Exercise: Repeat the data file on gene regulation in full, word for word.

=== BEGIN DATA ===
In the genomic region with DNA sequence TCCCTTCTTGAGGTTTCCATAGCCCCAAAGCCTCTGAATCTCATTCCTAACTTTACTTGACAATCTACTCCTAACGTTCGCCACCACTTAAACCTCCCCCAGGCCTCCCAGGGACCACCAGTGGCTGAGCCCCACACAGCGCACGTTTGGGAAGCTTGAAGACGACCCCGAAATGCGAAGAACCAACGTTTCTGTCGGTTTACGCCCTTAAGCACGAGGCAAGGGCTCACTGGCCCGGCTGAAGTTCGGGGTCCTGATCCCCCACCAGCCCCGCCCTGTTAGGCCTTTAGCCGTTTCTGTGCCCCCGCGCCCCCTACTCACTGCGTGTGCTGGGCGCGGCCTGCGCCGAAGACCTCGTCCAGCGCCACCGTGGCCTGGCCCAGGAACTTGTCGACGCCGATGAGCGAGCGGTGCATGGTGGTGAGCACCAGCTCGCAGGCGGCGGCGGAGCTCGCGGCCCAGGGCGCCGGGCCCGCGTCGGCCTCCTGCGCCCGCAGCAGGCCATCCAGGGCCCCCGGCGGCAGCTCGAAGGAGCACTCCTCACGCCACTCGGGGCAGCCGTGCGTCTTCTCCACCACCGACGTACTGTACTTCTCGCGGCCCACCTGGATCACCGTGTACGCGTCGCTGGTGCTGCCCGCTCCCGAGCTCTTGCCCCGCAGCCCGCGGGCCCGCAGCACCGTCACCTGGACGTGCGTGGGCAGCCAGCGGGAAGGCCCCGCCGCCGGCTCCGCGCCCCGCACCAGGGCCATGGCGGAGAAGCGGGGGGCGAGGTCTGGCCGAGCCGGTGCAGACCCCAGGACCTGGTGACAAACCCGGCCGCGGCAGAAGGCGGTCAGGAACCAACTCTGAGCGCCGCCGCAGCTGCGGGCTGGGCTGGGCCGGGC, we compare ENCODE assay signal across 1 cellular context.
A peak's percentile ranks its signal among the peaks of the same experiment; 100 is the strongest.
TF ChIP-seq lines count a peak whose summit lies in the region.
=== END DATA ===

In the genomic region with DNA sequence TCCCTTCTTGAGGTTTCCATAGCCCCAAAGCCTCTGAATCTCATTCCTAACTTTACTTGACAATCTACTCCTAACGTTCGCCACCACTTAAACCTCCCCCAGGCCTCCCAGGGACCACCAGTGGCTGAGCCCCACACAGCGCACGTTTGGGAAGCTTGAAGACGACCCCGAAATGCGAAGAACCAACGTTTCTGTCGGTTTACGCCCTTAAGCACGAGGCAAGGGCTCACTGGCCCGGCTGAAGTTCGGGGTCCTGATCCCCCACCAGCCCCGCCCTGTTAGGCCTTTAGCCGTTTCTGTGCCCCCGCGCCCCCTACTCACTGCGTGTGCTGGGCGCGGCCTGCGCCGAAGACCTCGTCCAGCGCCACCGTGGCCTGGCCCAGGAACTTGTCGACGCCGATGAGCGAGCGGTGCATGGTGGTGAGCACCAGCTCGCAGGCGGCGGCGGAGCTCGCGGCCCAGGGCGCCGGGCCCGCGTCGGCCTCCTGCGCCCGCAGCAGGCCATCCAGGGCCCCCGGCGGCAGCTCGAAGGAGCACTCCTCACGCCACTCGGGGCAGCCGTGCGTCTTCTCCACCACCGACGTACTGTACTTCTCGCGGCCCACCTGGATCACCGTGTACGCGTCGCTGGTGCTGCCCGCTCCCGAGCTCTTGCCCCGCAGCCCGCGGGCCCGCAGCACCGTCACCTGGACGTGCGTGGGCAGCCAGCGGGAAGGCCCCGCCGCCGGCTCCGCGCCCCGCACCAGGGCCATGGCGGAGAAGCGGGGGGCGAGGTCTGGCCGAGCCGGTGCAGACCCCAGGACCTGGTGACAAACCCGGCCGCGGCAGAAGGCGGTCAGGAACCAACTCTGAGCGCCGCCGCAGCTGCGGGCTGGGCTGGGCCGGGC, we compare ENCODE assay signal across 1 cellular context.
A peak's percentile ranks its signal among the peaks of the same experiment; 100 is the strongest.
TF ChIP-seq lines count a peak whose summit lies in the region.